In 2021, hundreds of millions of COVID-19 vaccinations will be administered in the United States alone. And that number could rise because there’s a yet-to-be-determined potential for additional vaccine boosters to follow the initial two-dose regimen. It’s not beyond the realm of possibility that more than a billion vaccinations will be required to wipe COVID-19 out of existence over the next 18 months.
This is a massive undertaking that is unlike anything the healthcare industry has ever seen. Attacking this challenge with human teams, paper, and outdated communications approaches will not be enough. Yet on a recent national news program, I heard a healthcare executive say that their appointment reminder strategy would involve phone calls to make sure patients show up for their second dose appointment. Are you kidding me? That is a problem.
Healthcare Innovation Rarely Moves at Warp Speed
Healthcare leaders frequently talk about how they are pushing technology forward and becoming more consumer-centric. And it is true that there is innovation progress across all aspects of the industry, but it’s also true that healthcare is a full decade behind most other consumer-centric industries — especially when it comes to engaging patients through personal devices. The masters of urgent care must become the masters of urgent innovation.
The COVID pandemic has forced a level of virtual urgency on healthcare like never before. But old habits die hard. According to EHRN research, telehealth visits comprised 69% of total visits in April 2020, but have since dropped to make up just 21% of total visits. Yet it’s still progress when you consider that telehealth was less than 0.01% of all visits before the pandemic.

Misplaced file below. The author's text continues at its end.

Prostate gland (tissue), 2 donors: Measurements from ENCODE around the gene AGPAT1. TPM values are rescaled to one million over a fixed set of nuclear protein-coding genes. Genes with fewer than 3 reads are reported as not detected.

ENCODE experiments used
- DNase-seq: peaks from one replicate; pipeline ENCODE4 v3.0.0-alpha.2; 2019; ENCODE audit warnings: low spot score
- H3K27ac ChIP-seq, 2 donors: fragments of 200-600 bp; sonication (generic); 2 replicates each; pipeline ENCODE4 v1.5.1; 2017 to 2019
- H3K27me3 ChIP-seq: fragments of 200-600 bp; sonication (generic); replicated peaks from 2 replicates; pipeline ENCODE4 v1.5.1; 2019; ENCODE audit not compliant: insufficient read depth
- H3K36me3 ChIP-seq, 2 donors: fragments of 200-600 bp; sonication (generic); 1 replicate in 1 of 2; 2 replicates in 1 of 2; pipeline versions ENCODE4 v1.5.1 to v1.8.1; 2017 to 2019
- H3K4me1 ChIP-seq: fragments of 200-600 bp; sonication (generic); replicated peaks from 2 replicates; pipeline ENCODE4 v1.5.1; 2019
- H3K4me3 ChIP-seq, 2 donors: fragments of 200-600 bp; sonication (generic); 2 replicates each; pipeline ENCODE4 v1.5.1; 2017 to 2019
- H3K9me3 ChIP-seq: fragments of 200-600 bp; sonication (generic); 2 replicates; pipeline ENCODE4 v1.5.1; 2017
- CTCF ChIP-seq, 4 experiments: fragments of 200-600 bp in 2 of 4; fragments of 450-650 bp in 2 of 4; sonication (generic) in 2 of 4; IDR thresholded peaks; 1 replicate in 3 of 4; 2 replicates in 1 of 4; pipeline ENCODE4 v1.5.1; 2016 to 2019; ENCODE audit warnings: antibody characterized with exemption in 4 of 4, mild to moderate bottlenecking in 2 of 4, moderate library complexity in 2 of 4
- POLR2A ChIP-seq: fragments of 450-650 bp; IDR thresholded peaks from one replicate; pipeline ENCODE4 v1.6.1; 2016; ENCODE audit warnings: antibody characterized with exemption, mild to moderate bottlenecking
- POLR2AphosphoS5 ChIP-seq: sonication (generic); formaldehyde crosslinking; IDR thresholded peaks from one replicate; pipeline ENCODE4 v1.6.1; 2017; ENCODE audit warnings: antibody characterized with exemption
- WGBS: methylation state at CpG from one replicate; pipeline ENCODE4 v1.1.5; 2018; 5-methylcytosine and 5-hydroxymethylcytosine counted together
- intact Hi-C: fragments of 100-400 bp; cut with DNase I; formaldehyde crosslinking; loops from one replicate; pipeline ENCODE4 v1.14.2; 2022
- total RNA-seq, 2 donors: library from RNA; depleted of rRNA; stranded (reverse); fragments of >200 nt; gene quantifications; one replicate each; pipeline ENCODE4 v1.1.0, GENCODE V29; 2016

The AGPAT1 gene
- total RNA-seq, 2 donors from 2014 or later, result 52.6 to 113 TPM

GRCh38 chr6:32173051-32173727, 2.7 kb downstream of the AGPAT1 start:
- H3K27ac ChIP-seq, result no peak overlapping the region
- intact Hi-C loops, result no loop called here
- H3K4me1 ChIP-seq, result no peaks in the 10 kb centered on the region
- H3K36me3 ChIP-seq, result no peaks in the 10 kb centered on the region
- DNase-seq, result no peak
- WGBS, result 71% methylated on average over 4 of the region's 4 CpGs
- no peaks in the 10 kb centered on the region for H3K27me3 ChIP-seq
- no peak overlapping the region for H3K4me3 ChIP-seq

Now there is a bright light at the end of the COVID tunnel. The vaccines that promise to put an end to all the suffering are on the way. The mere existence of multiple promising new vaccines in such a short amount of time is truly a miracle of science. But now the time has come to begin the process of injecting the vaccines into hundreds of millions of arms, across every demographic and region in the country.
Different thinking created, tested, and produced multiple vaccines in less than a year. The US military has been brought in to leverage its mastery of logistics to handle the vaccine supply chain. How can healthcare providers leverage next-level, digital solutions to automate, scale and speed up the administrative workflows that surround each vaccination for every patient?
Not Designed to Handle Nine-Figure Patient Volumes